Running with just 1 child process (which is forked anew after maximum amount of mails have been processed) requires the service to be run as a daemon, which Debian’s service configuration does not do by default.

To fix this I changed Amavis’ $max_servers to 2, from 1, in it’s configuration.


In Debian 10 (Buster), the python package (and associated python-*/-python packages) were Python version 2, with python3 providing Python version 3. In Debian 11 (Bullseye), the python package has been removed with python2 providing Python version 2 and python3 providing Python version 3 - although many packages with plain python in the name are still Python version 2.

What does this have to do with uWSGI? Well, the uwsgi-plugin-python (Python version 2) plugin I was using for my Python applications has been removed from Debian 11 (Bullseye) and now the only available Python plugin is the uwsgi-plugin-python3 - this plugin, in Debian at least, is called python3 not python internally by uWSGI’s configuration, so all application configuration files have to be updated.

Raspberry PI

My Raspberry PI 4, which I installed Debian Buster (10) on, gave me errors when running apt update (I’m trying to get out of the habit of using apt-get by default), after updating the sources files in /etc/apt/sources.list.d to Bullseye. I tracked it down to APT::Default-Release "buster"; in /etc/apt/apt.conf, which I presume came from the image I originally write to the SD card (when I was booting from that). Once that line was commented out, it upgraded to Debian 11 (Bullseye) without a problem.


BackupPC upgraded from version 3 (in Debian 10, Buster) to 4 (in Debian 11, Bullseye). This is a major upgrade, with the structure of its “pool” (where the backups are all stored) completely changed. Fortunately, (with the right configuration options) it supports using a v3 pool and v4 at the same time, and will dynamically migrate files from v3 to v4 as the are required by new backups.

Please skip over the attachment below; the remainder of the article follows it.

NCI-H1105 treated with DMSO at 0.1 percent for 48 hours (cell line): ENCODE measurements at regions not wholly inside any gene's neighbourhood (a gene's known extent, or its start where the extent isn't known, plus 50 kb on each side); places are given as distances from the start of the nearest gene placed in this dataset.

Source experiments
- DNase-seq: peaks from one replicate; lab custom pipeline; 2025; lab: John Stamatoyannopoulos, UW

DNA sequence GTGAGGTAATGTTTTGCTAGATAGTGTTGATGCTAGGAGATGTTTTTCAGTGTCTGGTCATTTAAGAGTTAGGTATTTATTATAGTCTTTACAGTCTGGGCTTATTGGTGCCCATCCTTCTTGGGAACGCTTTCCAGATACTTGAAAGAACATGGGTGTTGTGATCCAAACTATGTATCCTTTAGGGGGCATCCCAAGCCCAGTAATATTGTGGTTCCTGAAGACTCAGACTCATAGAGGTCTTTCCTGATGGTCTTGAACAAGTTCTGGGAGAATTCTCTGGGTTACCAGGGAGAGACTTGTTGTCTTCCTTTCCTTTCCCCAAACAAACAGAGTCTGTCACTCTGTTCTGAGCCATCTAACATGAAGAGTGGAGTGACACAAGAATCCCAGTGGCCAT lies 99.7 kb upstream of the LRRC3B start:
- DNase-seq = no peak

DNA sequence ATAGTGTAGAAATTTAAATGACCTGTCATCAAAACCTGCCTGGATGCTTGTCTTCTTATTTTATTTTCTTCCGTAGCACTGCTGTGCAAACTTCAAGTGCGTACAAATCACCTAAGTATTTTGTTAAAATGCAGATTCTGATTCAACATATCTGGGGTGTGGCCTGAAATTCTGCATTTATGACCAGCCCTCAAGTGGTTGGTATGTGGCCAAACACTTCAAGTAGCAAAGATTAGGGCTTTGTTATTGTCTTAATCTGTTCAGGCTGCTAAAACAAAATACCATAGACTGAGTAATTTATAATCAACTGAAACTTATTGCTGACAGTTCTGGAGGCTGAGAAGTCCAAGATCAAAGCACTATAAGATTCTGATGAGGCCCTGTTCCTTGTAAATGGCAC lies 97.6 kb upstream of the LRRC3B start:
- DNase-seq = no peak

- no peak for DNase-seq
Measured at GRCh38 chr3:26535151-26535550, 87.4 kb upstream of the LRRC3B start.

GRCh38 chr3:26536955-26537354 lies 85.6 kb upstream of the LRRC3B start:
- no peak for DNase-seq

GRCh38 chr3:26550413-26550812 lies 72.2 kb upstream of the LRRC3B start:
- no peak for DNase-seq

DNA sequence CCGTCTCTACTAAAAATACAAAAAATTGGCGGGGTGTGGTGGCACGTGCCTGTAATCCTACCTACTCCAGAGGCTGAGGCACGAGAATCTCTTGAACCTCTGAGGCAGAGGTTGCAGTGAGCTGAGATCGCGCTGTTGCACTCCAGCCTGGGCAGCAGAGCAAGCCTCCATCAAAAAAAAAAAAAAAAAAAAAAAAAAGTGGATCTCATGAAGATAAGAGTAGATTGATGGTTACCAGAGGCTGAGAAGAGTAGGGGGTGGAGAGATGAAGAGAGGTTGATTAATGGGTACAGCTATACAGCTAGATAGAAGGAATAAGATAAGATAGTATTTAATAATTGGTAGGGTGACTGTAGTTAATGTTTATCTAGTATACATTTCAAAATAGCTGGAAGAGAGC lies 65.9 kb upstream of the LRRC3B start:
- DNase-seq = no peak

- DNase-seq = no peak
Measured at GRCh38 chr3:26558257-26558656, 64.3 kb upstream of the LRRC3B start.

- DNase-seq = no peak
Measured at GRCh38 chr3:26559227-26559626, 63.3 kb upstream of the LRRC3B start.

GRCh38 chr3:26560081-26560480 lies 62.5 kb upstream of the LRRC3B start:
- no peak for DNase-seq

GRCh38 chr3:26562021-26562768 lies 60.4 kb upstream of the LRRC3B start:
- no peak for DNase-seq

I did encounter a few teething issues with the updated version, and even resorted to asking on the BackupPC-users mailing list.

The key problems were:

  1. I couldn’t find the XferLog links - it turned out I just had to scroll down a lot further to find them than in version 3
  2. Storage usage graphs were not appearing in version 4 - the code for the graphs was rewritten in version 4, and the new code is hard-coded to only show them to “Privileged” (i.e. administrator) users. Since these are purely read-only, informational, graphs I wonder what the developers’ rationale for making them admin-only is?
  3. The user I used to login cannot edit host configurations in version 4, but could with version 3. In the end, I could not figure out how this was working in the first place in version 3 - the only administrator user (and group) in the configuration file did not exist in the webserver’s authentication file, and the setting to allow users to edit configuration was set to 0 (i.e. false) - by rights this should not have been working before the upgrade.
  4. Although backups were succeeding, no new files were being backed up. I eventually tracked this down to --one-filesystem being added to the default rsync options, in version 4 - in version 3 it was fine to just backup / (with /proc and /sys given as excluded paths) and it would happily cross filesystem boundaries. I commented out --one-filesystem in the default options - I cannot imagine a situation where I actually want the backup tool not to cross filesystem boundaries.